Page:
I know of one library who has successfully done this, and unfortunately you’re not going to be able to see their site unless you’re a member of Facebook and add them as a friend. The Crossett Library at Bennington College has asked patrons in Facebook what books and videos they’d like the library to order for them. And patrons really are requesting things there. And even better, the library is letting them know when the materials are ordered. Rock on! Ok, yes, most libraries have an acquisitions request form, but I don’t think most students really think that’s for them. I know I would never have requested anything at my library in college because I didn’t think they’d want to hear from some dumb undergrad. But in this case, the library is coming into the students’ space and is saying “we want our collections to reflect what you need and want. We care about your opinion.” This way we are giving students a safe place to speak their mind. I would love to see a library using Facebook and MySpace to get other sorts of feedback from students about services, library hours, collections, etc. By coming into their space to ask their opinion, we’re telling them that they really do have a voice in the future of the library.
Profile as a Library Portal
Portals are definitely back in libraries. Many library Web sites have portals for faculty, portals for students, and portals for distance learners. While many of the links are likely the same, each portal has personalized content for that specific population. At Norwich, our distance learners never have to visit our library Web site; they can get to everything they could possibly need from our portal for them in WebCT. If it’s a great idea to “go where the patrons are” in terms of their courseware, why not provide the same sort of portal services in MySpace and Facebook? Many students probably spend more time on those sites than they do in their online courseware. And I’m always amazed by how many students at my school are completely incapable of finding the library Web site. No, it’s not on the front page of the University’s Web site, but it’s not that difficult to find! However, I bet they’d have a heck of a lot more luck finding our library’s profile in MySpace or Facebook (if we had one).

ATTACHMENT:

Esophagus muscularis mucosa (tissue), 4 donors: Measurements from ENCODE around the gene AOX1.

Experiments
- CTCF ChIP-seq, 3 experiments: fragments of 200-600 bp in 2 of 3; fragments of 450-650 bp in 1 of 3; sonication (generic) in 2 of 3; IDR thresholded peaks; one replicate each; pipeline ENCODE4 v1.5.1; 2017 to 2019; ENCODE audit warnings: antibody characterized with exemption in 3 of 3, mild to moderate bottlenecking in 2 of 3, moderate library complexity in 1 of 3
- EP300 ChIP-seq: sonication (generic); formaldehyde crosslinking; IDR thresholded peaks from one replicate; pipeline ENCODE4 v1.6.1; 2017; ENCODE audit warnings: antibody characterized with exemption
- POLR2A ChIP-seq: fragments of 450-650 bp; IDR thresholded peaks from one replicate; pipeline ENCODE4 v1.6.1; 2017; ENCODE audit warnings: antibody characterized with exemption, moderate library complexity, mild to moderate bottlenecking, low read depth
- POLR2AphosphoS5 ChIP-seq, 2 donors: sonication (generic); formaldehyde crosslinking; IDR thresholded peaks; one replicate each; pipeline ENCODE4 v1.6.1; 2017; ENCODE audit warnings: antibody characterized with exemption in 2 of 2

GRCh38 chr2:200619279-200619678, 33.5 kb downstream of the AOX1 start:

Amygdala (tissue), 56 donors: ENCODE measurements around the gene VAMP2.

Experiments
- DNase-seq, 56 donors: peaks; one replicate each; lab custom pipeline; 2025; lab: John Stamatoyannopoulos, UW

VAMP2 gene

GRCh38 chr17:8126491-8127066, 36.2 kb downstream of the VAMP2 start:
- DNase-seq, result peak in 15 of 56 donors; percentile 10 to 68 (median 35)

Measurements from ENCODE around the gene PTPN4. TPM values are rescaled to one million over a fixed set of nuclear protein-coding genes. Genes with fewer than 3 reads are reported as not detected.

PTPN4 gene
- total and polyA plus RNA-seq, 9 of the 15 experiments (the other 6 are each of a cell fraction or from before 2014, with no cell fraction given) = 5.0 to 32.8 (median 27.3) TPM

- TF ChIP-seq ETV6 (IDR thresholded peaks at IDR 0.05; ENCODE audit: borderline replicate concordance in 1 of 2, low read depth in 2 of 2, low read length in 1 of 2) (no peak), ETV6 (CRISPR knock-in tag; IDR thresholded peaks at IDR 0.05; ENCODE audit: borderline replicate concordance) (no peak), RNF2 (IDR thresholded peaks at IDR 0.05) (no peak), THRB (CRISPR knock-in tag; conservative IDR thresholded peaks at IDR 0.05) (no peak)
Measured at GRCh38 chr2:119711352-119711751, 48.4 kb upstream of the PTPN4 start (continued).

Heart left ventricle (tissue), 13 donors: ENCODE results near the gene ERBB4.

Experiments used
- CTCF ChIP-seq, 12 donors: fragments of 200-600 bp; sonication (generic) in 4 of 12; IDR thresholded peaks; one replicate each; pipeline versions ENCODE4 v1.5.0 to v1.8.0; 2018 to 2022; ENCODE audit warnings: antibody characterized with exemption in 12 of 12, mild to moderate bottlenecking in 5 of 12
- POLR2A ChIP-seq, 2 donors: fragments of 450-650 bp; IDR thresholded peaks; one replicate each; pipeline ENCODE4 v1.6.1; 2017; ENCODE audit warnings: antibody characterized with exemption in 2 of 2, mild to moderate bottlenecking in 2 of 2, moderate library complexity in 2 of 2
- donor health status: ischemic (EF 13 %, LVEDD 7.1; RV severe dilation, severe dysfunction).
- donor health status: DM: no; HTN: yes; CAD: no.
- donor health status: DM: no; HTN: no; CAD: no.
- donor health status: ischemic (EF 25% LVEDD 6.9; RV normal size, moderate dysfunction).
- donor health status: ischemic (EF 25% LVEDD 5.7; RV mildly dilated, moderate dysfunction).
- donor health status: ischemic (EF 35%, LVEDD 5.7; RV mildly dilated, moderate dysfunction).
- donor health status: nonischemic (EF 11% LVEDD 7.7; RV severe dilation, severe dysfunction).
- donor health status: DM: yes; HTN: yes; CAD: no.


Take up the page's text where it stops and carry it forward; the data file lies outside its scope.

Some libraries have made their Facebook or MySpace site an extension of the library Web site with links to the catalog, chat reference pages, research guides, calendar of events, etc. The Brooklyn College Library profile has links to all sorts of areas on their library Web site including research tools, instructions for off-campus library access, and their Ask-a Librarian page. They also used MySpace’s calendar feature to display the library’s calendar of events. Finally, under books and movies, where regular folks write down what books and movies they like, the library profile has links to the catalog. The Morrisville College Library goes one step further and actually has a search box in their MySpace profile in which students can actually search the catalog (nice job, Bill!). The Hennepin County Public Library’s profile links to lists of new CDs, books and movies for teens and booklists that provide a valuable readers’ advisory service. The Denver Public Library’s eVolver profile is visually consistent with their regular Web site which brings home the idea of the profile as an extension of the Web site.
I strongly believe that the more links you provide to valuable library services the better. I’m an even bigger believer in providing these links on Web pages your patrons are most likely to visit. And if that happens to be MySpace or Facebook, then that’s where we should be. You can use the library profile as a portal or an extension of the library Website, providing services to patrons at the point of need. Because more than likely, your patrons will be surfing these sites while working on their latest research paper.